Right now, as you read this, 1.36 billion pounds of American-made cheese is languishing—languishing!—in commercial warehouses. According to The Washington Post’s Wonkblog, that’s the largest amount of stockpiled cheese since the Agriculture Department began keeping track nearly 100 years ago. Cheese reserves have increased 6 percent since this time last year. Why?
These are tough times for dairy farmers, who face lagging milk prices. An abundance of milk isn’t easily stored, so dairy farmers are turning their excess milk into cheese and shipping it to warehouses to await… something. Plus, summer is an especially down time for milk and cheese consumption: “Demand has also fallen as school cafeterias close for the summer and restaurants wind down the cheesy specials they offer in the winter and early spring,” The Washington Post reports. Trade tensions could also negatively impact American cheese sales.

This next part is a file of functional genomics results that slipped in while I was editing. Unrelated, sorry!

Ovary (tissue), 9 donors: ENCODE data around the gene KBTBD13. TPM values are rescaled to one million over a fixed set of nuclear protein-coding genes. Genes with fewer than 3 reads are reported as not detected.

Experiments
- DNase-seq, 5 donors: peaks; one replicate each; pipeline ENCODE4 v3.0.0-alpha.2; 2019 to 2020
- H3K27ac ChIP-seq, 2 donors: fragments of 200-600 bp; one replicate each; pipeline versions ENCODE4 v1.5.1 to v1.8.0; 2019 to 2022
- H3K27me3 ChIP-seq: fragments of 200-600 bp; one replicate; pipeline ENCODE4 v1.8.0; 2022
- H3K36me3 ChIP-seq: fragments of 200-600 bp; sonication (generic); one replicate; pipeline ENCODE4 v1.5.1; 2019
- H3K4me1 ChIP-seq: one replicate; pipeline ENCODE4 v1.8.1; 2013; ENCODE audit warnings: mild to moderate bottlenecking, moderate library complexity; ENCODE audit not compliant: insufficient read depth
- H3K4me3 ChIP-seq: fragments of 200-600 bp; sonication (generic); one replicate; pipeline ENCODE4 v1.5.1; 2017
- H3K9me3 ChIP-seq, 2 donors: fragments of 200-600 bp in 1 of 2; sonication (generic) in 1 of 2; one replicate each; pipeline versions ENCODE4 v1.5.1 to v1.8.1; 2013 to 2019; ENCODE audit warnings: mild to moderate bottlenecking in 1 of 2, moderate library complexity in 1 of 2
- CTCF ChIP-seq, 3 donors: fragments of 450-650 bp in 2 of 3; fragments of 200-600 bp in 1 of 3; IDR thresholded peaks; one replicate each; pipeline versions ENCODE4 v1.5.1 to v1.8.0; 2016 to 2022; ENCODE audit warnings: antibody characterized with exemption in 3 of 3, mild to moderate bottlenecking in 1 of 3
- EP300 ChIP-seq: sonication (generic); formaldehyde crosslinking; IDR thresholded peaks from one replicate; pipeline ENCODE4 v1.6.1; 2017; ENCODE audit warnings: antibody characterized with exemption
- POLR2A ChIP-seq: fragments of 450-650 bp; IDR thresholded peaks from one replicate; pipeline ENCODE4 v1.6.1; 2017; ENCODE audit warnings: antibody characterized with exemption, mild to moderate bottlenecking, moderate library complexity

But farmers are still milking cows, and in fact, those cows are becoming more productive milk-makers than ever thanks to technological developments and genetic advances. Government payouts to dairy farmers are lower than in the past, and all this languishing cheese—sorry, that’s the phrase of the day—threatens to drop prices further.
Dairy associations have stopped short of asking the government to buy up the excess cheese—a move dubbed “quantitative cheesing,” oh my god—as the Feds did in 2016. Some analysts are hopeful Americans will find a renewed appetite for cheese as summer pizza sales heat up. Perhaps America, we can do our patriotic duty this Fourth Of July and make every burger a four-cheese burger. Ask not what your country can do for you, etc.